The Laplacian can also be applied to a vector eld, and may be calculated as the divergence of the gradient of the vector eld, r 2 S D r .r U /. It is somewhat more complicated, Or r 2U D e @2 Ur 1 @2 Ur @2 Ur 1 @Ur C C C 2 2 2 2 @r r @ @z r @r 2 @U r2 @ Ur r2

@2 U 1 @2 U @2 U 1 @U 2 @Ur O Ce C C C C 2 2 2 2 2 @r r @ @z r @r r @ 2 2 2 1 @ Uz @ Uz 1 @Uz @ Uz Oz C 2 C C Ce 2 2 2 @r r @ @z r @r Another second order expression is the gradient of a divergence, 1 @U Or r .r U / D e r2 @ 2 1 @ Ur 1 @2 U 1 @2 Uz 1 @Ur O Ce C 2 C C 2 r @ @r r @ 2 r @ @z r @ 2 2 2 @ Ur 1@ U @ Uz 1 @Ur Oz Ce C C C @z@r r @z@ @z 2 r @z Finally, the curl of curl satises the double-cross identity (B.62) r .r U / D r .r U / r 2U ; @2 Ur 1 @2 U @2 Uz 1 @Ur C C C 2 @r r @r@ @r@z r @r

U r2

(D.19)

Ur r2

(D.20)

(D.21)

D. CURVILINEAR COORDINATES

625

z Or e

D.2

Spherical coordinates

The analysis of spherical coordinates follows much the same pattern as cylindrical coordinates, but we repeat the arguments here to make this section self-contained. Spherical or polar coordinates consist of the radial distance r , the polar angle and the azimuthal angle . If the z -axis is chosen as the polar axis and the x -axis as the origin for the azimuthal angle, the transformation between spherical to Cartesian coordinates become, x D r sin cos ; p r D x2 C y2 C z2; y D r sin sin ; ; D arccos p x2 C y2 C z2 and 0 <2 . z z D r cos ; y D arctan x (D.22) (D.23)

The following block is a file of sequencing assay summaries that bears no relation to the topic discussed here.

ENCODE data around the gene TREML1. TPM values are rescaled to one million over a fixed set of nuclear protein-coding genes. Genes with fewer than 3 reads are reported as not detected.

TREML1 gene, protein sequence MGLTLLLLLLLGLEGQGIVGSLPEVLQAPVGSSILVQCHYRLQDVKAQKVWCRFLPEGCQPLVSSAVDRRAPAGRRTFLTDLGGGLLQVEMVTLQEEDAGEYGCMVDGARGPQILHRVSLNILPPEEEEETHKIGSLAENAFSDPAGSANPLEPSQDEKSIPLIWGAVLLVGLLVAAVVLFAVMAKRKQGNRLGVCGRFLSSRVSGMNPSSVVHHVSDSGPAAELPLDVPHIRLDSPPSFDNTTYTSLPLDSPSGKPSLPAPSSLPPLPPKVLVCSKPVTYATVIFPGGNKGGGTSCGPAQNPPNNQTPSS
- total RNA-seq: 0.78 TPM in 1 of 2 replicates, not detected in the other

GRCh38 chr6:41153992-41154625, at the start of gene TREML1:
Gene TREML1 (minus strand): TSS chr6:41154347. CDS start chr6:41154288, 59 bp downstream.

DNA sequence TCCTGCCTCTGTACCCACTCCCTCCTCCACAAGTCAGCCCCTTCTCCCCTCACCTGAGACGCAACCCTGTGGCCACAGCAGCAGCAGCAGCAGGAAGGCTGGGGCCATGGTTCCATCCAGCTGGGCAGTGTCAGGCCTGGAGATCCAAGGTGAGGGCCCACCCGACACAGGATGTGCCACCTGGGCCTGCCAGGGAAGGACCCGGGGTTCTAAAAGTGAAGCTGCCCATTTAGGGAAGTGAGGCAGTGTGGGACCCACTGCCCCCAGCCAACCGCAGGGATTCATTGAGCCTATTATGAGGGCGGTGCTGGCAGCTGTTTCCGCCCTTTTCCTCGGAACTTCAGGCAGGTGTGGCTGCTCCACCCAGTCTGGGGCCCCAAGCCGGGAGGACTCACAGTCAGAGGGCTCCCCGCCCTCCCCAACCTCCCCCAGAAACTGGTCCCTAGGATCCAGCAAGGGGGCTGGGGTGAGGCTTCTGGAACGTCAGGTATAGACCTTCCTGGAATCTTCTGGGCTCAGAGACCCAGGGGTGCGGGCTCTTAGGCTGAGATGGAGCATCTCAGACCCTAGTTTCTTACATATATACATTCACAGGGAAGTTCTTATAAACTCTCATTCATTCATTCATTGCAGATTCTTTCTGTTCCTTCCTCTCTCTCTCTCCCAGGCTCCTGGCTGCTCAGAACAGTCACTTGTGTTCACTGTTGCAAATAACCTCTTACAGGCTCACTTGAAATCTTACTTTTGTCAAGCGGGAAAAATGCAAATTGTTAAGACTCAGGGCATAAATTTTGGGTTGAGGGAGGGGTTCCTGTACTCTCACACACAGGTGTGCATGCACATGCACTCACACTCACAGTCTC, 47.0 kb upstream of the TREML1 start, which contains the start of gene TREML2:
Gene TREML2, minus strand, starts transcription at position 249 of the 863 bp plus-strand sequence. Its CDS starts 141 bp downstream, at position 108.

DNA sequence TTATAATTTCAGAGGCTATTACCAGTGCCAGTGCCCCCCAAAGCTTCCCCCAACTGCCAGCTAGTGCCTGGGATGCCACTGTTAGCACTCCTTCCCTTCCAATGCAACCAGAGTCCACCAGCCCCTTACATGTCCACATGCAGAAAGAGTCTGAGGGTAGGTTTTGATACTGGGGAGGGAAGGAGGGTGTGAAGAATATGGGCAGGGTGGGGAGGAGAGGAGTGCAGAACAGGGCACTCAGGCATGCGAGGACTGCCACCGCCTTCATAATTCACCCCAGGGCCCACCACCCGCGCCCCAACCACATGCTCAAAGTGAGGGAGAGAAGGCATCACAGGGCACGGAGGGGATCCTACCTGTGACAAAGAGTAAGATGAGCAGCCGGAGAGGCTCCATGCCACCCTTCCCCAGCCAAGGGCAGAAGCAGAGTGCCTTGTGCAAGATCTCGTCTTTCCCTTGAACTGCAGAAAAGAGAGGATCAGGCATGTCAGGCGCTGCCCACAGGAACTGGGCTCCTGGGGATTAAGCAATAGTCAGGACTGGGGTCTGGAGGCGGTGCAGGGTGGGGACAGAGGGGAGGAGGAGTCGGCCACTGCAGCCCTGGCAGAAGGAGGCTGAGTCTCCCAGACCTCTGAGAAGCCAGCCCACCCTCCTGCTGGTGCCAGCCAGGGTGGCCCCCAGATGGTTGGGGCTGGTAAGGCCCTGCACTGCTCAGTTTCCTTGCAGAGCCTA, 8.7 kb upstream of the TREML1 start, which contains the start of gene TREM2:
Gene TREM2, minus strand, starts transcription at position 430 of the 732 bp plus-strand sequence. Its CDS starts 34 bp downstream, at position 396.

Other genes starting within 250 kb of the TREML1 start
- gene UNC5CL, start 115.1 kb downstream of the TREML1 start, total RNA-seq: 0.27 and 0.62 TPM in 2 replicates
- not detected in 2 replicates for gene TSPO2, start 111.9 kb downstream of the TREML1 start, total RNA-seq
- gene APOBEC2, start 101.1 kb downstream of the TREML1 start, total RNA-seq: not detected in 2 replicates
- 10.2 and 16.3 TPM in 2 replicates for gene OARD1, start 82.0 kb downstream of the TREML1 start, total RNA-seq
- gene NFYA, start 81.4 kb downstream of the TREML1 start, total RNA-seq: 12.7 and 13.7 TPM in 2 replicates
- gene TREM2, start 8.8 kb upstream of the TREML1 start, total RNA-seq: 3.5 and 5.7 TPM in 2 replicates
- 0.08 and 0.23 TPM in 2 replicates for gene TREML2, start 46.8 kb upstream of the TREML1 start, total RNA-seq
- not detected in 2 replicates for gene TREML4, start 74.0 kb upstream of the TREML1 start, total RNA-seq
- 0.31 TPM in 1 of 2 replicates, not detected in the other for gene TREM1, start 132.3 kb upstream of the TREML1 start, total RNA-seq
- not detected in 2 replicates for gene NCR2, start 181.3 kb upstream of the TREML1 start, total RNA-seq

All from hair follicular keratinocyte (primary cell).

.. ... ..... ........................... .. ..... .......................... ........... ........ .... ........ ....... .... ....... ...... .... ...... . ..... . . . ... .. .... . . . . . ... .... ... . . ... ... ... ... . . ... ... .. . ... ... .. . . ... .. .. . . . . . . .. . . . . . . . . . . . . . . . .. . . . . . .... . . .... . . . . . . . . . . . .. . . .. ........ . . . . . . . . . .. ...... . ... ... . . ... . . ....... . . . . ......... ... .. ........... ... .......... ... ............... .............. ... ... ........................................................... .. .... .. . . .... . ... .... ... ..... ..... ...... ...... ....... ....... ......... . . . . . . . . ............ . .......................................................

! O Be r rt t te O Ey r d d x

Curvilinear basis